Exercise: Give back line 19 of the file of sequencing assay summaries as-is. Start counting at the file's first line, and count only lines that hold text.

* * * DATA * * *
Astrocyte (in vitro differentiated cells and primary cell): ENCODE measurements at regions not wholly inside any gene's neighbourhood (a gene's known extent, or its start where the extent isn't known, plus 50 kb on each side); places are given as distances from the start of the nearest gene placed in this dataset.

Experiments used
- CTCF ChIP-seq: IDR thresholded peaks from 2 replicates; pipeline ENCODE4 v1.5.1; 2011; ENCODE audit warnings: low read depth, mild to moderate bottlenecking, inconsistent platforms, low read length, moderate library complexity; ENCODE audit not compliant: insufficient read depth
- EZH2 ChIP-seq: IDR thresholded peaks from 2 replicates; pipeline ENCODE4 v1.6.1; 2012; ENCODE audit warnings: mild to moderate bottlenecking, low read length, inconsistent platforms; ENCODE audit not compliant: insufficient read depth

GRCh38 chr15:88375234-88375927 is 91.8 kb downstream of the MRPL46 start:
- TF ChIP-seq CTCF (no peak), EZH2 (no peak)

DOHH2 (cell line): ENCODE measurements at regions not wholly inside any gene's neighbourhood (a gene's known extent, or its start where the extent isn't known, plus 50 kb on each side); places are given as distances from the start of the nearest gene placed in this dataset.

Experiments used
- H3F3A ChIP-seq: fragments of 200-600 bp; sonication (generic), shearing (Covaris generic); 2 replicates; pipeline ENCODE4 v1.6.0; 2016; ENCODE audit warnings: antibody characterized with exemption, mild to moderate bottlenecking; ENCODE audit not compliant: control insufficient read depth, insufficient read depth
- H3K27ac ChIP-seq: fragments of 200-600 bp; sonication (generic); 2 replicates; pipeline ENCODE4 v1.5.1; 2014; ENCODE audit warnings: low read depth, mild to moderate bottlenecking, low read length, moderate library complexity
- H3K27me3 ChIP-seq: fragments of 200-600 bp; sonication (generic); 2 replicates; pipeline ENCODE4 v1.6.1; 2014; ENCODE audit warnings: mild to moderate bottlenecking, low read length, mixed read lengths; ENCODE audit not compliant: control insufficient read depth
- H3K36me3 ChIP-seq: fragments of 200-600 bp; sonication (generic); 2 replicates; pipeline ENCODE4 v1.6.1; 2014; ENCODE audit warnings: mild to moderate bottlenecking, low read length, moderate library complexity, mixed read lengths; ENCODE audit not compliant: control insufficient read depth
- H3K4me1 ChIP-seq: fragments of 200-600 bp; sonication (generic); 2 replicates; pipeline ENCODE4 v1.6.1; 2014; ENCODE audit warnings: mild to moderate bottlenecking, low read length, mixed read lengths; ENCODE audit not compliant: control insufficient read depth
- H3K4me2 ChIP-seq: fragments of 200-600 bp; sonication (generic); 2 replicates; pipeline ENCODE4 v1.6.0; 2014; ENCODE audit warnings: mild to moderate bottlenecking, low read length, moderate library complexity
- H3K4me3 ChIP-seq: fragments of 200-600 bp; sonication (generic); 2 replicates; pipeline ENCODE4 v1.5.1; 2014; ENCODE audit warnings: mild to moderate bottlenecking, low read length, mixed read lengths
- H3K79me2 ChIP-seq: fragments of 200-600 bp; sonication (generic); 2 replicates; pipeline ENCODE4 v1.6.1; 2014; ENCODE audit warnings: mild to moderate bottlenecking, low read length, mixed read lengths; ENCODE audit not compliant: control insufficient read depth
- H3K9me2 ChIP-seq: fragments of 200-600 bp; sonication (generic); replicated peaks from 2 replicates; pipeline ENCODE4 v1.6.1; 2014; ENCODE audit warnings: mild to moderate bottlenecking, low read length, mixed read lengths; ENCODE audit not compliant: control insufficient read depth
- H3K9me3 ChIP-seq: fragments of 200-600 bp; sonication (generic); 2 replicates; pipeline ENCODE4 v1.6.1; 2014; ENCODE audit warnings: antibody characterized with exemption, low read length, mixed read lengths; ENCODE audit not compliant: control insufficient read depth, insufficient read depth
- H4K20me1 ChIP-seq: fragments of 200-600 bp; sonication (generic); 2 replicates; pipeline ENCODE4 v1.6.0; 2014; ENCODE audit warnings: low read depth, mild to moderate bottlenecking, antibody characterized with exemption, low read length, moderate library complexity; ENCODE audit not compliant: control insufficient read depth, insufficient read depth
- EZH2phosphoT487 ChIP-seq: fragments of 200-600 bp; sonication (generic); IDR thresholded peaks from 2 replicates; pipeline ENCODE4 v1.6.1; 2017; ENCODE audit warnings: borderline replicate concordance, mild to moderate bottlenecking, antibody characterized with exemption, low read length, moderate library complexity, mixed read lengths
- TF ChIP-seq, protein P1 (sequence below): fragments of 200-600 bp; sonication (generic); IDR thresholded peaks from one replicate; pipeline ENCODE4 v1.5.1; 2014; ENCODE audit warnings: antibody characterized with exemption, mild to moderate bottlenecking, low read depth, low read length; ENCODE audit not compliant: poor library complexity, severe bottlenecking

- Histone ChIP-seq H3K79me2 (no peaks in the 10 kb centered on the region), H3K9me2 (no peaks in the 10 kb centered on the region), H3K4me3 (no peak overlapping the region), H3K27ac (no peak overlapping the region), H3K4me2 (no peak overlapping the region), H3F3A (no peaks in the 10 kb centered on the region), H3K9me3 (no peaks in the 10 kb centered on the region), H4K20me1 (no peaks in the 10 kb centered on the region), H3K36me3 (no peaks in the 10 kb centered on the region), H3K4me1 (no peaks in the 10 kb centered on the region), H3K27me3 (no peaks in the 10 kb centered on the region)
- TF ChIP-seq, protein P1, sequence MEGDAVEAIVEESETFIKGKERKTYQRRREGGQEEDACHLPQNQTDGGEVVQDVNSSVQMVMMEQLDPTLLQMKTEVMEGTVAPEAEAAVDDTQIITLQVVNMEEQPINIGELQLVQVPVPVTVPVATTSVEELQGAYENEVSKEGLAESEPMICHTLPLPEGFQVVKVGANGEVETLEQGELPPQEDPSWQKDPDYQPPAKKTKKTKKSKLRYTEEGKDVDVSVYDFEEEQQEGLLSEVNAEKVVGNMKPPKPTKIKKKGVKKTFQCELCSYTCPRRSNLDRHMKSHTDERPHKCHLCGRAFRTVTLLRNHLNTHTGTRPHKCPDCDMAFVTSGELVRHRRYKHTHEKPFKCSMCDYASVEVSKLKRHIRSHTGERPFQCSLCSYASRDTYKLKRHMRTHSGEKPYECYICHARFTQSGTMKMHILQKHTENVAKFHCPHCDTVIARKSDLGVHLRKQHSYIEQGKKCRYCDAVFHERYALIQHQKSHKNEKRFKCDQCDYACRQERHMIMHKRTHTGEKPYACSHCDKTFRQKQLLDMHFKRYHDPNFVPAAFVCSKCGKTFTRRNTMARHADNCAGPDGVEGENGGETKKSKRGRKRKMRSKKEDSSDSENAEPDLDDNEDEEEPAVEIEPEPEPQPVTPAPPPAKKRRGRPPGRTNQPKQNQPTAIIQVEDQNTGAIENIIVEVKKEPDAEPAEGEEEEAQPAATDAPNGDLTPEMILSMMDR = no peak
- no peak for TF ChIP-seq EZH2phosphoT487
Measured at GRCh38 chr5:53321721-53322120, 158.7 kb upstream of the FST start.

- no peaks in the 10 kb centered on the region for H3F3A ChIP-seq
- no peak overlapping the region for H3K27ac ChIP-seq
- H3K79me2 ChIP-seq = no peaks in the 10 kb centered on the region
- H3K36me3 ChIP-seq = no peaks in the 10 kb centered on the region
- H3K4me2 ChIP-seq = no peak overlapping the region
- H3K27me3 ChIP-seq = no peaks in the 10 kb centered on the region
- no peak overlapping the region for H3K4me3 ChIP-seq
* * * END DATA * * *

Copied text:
- H4K20me1 ChIP-seq: fragments of 200-600 bp; sonication (generic); 2 replicates; pipeline ENCODE4 v1.6.0; 2014; ENCODE audit warnings: low read depth, mild to moderate bottlenecking, antibody characterized with exemption, low read length, moderate library complexity; ENCODE audit not compliant: control insufficient read depth, insufficient read depth